“A Charlie Brown Christmas” was an annual fixture of my childhood. For me, this special and “Rudolf the Red-Nosed Reindeer” were two highlights of the Christmas season. Those were the days when there were only three broadcast channels and before people had VCR’s. You couldn’t record it to watch at your leisure. “A Charlie Brown Christmas” came on once a year, and if you missed it, you’d have to wait an entire year for another opportunity to see it. You had to “check your local listings” to know when it would be on, and then you made an appointment to plant yourself in front of the television to watch the broadcast. With the help of mom and dad, I never missed it.
Whenever it came on, it preempted regularly scheduled programming. Back then, the networks created short intros to announce special presentations. It’s hard to explain the thrill of seeing the intro announcing that a Christmas special was coming on—a cartoon at night! It was awesome (see below).
Like I said, I never missed “A Charlie Brown Christmas”… until I did. At some point, I outgrew animated Christmas specials and put away childish things. I don’t know when it happened. I just know that it did. Childhood gives way to adolescence, and adolescence gives way too a boy too big for his britches. A boy who probably would have kept on with Charlie Brown at Christmas but who was too busy trying to be too cool for school.
Fast forward about eleven years, and the year is 1997. The boy is now in grad school, single, and alone in his apartment one December night with the television on. Out of nowhere, the network preemption intro appears with “A Charlie Brown Christmas” close behind. I was 25 years old and definitely too old for this, but after over a decade of ignoring this staple of my childhood, I wanted to see it again. I had to see it again.
I was rapt. I was also surprised to rediscover just how straightforwardly Christian the whole thing was. I guess I just took that part for granted as a child. I certainly missed the significance of Linus’ dropping his blanket. But I was old enough by 1997 to know that it was pretty special to see the message so clearly communicated on national television.
When Linus stood to recite the second chapter of Luke, I wasn’t expecting what happened next. For some reason that I cannot explain, the reading came as if the first time I’d ever heard Luke 2, and it landed on my heart like the weight of glory that night. Right there from Linus’s mouth to my ears:
And the angel said unto them, Fear not: for, behold, I bring you good tidings of great joy, which shall be to all people. For unto you is born this day in the city of David a Saviour, which is Christ the Lord.
When it was over, the boy that was too big for his britches had something in his eye and a lump in his throat. I was glorying in the gospel and profoundly humbled by the smiling Providence that the good news somehow still had its foot in the door on network television. It was in that moment that I realized that I would never be too old for this.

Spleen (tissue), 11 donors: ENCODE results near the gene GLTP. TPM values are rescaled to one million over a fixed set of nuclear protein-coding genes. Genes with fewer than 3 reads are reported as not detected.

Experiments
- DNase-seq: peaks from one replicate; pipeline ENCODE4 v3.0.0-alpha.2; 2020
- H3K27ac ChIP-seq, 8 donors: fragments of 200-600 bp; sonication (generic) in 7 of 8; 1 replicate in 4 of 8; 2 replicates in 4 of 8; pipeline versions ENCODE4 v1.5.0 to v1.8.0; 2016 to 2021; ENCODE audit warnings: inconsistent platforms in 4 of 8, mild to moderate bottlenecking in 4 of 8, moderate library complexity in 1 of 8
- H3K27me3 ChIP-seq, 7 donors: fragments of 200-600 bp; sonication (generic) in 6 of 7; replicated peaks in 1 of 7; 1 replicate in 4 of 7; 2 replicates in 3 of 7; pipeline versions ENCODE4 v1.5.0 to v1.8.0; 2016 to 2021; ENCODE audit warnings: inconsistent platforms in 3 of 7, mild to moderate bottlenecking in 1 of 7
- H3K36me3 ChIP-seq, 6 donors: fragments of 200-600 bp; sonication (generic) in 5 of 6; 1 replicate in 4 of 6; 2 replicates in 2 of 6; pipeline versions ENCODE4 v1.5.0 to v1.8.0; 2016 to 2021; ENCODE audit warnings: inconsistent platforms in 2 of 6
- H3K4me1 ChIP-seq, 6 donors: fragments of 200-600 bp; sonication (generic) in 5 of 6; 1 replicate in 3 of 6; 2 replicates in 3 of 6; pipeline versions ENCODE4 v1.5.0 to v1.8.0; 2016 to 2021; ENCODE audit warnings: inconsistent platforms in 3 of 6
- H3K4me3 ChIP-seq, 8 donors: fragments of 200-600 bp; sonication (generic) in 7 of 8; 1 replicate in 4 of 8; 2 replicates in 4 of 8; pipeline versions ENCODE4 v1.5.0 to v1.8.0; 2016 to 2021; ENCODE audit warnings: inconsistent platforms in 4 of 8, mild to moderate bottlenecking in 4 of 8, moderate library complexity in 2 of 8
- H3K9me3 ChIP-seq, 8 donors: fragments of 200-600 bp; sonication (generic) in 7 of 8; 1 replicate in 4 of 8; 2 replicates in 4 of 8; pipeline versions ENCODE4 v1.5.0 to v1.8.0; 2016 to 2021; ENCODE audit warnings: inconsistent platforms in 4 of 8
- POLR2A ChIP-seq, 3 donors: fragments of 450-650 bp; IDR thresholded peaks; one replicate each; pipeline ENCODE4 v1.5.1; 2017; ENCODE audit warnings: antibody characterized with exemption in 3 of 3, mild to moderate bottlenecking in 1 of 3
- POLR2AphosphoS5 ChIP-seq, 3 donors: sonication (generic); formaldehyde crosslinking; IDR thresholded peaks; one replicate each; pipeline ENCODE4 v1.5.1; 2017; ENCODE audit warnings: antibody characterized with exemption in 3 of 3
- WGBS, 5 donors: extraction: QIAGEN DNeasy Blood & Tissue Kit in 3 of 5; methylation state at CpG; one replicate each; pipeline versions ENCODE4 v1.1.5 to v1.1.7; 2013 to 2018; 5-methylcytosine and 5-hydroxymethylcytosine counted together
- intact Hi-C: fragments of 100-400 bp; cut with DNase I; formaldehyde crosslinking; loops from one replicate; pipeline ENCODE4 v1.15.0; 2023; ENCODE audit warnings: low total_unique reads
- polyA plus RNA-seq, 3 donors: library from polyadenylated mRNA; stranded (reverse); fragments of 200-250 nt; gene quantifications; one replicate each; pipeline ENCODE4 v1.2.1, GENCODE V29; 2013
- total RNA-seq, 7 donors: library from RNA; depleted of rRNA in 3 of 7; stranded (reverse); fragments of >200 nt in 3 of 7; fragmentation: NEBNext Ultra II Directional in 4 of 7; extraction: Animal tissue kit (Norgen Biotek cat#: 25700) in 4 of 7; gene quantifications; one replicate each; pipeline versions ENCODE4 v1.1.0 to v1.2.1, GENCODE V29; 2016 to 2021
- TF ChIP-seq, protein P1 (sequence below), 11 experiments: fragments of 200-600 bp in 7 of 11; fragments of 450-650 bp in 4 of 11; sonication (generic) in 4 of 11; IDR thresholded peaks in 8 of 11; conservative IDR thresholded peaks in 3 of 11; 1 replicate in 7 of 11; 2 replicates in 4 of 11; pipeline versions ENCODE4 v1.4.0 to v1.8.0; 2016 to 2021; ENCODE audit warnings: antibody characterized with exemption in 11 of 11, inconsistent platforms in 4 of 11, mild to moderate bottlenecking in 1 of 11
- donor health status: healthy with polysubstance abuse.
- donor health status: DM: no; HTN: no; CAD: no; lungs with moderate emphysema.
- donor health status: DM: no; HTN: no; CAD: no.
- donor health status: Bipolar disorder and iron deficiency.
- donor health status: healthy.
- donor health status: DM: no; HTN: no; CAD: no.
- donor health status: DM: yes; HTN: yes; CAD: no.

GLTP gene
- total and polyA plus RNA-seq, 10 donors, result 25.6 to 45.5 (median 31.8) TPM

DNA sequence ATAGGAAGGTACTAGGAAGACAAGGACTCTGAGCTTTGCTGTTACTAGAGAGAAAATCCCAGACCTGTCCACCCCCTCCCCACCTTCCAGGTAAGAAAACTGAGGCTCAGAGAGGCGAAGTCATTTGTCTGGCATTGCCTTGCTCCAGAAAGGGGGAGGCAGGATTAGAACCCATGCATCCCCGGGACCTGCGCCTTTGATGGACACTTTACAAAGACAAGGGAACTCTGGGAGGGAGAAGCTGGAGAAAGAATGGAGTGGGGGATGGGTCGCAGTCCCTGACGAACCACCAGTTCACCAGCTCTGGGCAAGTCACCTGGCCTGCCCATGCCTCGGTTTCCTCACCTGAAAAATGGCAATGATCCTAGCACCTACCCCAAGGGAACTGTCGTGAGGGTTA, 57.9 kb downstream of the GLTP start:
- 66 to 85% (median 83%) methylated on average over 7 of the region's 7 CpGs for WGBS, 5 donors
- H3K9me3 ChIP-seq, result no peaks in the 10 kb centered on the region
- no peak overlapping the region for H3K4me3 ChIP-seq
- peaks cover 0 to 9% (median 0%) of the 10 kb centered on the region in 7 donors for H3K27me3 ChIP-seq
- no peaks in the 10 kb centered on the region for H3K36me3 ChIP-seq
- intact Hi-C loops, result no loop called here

One year later, Starbucks revived “A Charlie Brown Christmas” by putting the soundtrack on sale in their stores. I was a poor student and didn’t have a lot of extra money, but that didn’t matter. When I saw the CD on the counter at Starbucks, I snapped it up immediately. I still own it today (see photo above).
Fast forward another 24 years. I have four children of my own, and “A Charlie Brown Christmas” is now a staple of their childhood as well. I made sure of that. Christmas isn’t Christmas if we don’t watch it. Together. Indeed, they have begun learning to play selections on the piano for themselves: “Skating” and “Christmastime Is Here” and of course “Linus and Lucy.” I love to hear their renditions of Vince Guaraldi ringing through the house. I will ache when they are gone.
I just read today that this year is the last time that “A Charlie Brown Christmas” will be broadcast on network television in prime time. Apple+ has taken it over and will make it available there. I know it’s not gone for good, but I’m nevertheless a little sad that the annual broadcast tradition comes to an end as the program now joins the massive catalog of titles that people are more likely to scroll past than actually watch.
In any case, on the occasion of its last broadcast, I just wanted to set down a marker of what the program has meant to me. Even if it does eventually fade from the attention of pop culture, it will go on in our home as long as I have anything to say about it. I suspect that it will go on in my children’s homes as well. At least in one family, there are decades of life left in it. And that’s a good thing.
Farewell, Charlie Brown Christmas. You found out the true meaning of Christmas and shared it as long as you could. May we do the same.